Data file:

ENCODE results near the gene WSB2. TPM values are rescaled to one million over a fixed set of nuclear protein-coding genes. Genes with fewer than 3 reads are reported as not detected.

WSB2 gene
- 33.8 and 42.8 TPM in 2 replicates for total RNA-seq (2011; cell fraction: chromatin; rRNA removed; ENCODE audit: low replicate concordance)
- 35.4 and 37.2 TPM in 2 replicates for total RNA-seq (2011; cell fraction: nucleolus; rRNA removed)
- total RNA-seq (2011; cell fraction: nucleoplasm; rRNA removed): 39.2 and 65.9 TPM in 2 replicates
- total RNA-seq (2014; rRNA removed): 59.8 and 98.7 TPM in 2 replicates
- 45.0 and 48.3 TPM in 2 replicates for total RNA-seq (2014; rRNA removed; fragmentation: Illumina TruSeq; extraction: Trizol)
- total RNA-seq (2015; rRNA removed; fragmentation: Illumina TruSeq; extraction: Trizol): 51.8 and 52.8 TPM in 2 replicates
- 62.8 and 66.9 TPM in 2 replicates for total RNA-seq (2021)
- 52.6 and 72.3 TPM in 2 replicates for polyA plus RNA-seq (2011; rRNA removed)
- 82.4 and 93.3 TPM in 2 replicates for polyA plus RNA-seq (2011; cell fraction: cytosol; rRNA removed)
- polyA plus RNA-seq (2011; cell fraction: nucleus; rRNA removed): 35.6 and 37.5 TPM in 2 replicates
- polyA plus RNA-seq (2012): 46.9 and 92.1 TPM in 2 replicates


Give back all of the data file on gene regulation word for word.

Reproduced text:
ENCODE results near the gene WSB2. TPM values are rescaled to one million over a fixed set of nuclear protein-coding genes. Genes with fewer than 3 reads are reported as not detected.

WSB2 gene
- 33.8 and 42.8 TPM in 2 replicates for total RNA-seq (2011; cell fraction: chromatin; rRNA removed; ENCODE audit: low replicate concordance)
- 35.4 and 37.2 TPM in 2 replicates for total RNA-seq (2011; cell fraction: nucleolus; rRNA removed)
- total RNA-seq (2011; cell fraction: nucleoplasm; rRNA removed): 39.2 and 65.9 TPM in 2 replicates
- total RNA-seq (2014; rRNA removed): 59.8 and 98.7 TPM in 2 replicates
- 45.0 and 48.3 TPM in 2 replicates for total RNA-seq (2014; rRNA removed; fragmentation: Illumina TruSeq; extraction: Trizol)
- total RNA-seq (2015; rRNA removed; fragmentation: Illumina TruSeq; extraction: Trizol): 51.8 and 52.8 TPM in 2 replicates
- 62.8 and 66.9 TPM in 2 replicates for total RNA-seq (2021)
- 52.6 and 72.3 TPM in 2 replicates for polyA plus RNA-seq (2011; rRNA removed)
- 82.4 and 93.3 TPM in 2 replicates for polyA plus RNA-seq (2011; cell fraction: cytosol; rRNA removed)
- polyA plus RNA-seq (2011; cell fraction: nucleus; rRNA removed): 35.6 and 37.5 TPM in 2 replicates
- polyA plus RNA-seq (2012): 46.9 and 92.1 TPM in 2 replicates